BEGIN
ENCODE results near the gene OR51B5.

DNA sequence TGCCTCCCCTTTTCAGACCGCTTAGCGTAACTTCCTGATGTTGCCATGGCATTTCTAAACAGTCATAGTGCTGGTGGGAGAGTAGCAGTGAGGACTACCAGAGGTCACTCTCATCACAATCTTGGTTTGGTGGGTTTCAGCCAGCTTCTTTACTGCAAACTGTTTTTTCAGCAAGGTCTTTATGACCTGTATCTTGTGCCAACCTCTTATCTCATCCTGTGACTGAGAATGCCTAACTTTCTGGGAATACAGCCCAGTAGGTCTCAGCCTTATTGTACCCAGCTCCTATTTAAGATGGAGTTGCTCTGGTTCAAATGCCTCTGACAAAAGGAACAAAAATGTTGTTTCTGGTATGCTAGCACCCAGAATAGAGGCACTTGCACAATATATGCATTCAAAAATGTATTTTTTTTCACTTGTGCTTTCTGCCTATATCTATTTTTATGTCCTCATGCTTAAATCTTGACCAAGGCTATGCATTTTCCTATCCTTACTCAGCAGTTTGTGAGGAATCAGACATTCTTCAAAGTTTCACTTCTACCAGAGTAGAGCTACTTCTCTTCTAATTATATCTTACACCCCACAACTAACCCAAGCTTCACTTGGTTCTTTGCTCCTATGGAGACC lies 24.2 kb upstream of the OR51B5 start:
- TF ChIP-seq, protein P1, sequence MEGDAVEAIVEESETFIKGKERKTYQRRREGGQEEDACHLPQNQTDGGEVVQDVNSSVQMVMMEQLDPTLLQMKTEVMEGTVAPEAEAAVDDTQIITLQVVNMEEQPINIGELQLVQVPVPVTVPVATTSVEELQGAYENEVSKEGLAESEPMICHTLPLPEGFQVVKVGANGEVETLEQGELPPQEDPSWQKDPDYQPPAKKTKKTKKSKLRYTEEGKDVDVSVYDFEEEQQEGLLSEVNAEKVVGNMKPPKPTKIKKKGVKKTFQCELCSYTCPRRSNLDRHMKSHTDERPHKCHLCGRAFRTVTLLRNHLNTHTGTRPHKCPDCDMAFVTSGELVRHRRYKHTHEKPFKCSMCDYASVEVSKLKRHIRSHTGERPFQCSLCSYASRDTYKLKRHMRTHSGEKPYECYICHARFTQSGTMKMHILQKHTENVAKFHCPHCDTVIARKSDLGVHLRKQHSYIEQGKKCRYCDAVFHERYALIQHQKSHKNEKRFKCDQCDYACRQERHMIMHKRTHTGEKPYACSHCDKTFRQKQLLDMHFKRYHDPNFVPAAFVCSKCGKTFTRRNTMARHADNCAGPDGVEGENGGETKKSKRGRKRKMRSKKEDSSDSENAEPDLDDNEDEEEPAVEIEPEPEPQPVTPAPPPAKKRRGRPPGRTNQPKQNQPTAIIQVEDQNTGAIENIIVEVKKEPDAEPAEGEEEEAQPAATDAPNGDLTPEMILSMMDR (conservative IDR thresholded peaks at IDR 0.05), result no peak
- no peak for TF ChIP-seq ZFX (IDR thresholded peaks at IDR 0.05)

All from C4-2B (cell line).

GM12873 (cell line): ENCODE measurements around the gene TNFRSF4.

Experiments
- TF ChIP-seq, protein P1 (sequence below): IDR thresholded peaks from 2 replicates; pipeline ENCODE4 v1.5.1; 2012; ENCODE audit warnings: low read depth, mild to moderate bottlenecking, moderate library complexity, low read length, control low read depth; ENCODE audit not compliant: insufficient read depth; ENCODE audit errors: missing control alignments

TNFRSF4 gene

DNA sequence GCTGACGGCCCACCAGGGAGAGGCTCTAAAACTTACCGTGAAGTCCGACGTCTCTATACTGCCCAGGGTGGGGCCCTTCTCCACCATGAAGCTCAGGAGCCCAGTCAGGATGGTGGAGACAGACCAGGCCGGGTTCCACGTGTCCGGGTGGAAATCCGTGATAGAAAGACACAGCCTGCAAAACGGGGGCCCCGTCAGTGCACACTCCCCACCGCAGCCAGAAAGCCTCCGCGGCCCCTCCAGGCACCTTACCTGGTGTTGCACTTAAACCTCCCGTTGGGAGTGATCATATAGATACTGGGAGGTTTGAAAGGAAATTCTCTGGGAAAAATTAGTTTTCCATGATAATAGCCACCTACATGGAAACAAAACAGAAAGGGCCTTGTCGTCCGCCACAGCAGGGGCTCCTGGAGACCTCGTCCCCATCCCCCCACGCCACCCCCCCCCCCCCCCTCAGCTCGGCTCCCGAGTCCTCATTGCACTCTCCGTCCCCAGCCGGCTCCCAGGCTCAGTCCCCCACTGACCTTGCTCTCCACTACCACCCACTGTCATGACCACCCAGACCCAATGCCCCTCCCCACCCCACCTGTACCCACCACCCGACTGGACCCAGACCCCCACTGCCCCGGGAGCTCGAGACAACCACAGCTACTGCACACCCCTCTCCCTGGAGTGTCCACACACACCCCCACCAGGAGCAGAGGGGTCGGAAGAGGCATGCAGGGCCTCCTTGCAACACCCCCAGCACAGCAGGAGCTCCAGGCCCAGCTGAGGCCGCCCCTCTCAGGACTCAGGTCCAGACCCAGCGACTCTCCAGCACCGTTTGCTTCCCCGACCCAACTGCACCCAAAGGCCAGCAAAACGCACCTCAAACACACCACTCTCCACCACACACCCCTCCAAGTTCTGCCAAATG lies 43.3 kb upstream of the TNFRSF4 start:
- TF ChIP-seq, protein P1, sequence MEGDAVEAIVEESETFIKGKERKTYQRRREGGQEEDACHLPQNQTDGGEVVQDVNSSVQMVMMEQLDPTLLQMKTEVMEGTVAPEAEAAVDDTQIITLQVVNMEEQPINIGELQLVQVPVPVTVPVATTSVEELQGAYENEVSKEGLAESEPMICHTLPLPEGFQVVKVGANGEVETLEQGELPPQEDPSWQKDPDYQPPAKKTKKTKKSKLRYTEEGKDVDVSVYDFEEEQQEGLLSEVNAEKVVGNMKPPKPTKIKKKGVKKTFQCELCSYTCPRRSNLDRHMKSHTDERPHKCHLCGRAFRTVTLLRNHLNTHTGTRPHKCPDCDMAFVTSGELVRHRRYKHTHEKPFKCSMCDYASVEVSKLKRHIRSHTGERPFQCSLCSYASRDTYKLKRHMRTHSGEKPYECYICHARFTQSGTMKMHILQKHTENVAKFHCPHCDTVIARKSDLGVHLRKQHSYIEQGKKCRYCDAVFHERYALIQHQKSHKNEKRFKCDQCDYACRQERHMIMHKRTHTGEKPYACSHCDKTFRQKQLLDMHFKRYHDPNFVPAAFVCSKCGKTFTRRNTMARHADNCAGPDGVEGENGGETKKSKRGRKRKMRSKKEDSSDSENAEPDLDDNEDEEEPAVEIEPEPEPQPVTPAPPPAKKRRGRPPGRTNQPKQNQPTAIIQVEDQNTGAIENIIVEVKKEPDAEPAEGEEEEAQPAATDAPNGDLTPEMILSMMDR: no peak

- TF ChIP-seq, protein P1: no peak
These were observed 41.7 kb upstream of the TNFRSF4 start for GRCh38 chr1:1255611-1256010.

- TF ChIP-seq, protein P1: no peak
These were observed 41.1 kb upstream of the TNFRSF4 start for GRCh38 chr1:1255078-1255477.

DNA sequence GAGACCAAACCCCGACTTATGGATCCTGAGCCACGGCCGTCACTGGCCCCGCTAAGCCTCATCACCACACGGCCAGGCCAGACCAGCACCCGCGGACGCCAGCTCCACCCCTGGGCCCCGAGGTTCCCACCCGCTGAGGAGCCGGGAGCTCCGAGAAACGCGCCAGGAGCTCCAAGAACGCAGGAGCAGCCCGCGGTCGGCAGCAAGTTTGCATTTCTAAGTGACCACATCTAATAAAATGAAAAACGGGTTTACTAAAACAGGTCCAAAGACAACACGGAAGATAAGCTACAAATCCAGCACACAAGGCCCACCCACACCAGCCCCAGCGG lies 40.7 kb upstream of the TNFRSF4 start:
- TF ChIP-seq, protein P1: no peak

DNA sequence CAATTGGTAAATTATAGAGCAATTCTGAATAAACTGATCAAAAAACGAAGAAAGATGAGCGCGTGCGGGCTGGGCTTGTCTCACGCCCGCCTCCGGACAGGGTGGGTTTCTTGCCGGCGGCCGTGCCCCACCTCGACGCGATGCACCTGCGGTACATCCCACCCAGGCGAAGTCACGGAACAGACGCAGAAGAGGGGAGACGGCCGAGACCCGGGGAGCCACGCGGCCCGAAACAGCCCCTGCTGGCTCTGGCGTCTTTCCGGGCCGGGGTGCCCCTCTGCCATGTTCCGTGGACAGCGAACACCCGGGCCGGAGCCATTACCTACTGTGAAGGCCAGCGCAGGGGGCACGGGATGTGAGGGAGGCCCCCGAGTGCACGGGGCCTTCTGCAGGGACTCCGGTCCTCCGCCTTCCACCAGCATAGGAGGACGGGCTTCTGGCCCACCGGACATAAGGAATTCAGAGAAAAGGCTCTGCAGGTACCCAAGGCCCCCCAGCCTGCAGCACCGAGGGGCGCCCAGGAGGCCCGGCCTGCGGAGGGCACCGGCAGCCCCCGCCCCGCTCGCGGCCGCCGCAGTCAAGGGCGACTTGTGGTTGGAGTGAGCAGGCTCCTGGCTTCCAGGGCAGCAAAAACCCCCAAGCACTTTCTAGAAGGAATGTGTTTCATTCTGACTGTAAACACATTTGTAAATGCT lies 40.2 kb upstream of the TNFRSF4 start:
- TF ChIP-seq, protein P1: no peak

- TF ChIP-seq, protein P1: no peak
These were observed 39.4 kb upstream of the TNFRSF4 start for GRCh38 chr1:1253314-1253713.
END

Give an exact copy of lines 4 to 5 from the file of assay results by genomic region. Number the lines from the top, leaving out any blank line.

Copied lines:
- no peak for TF ChIP-seq ZFX (IDR thresholded peaks at IDR 0.05)

All from C4-2B (cell line).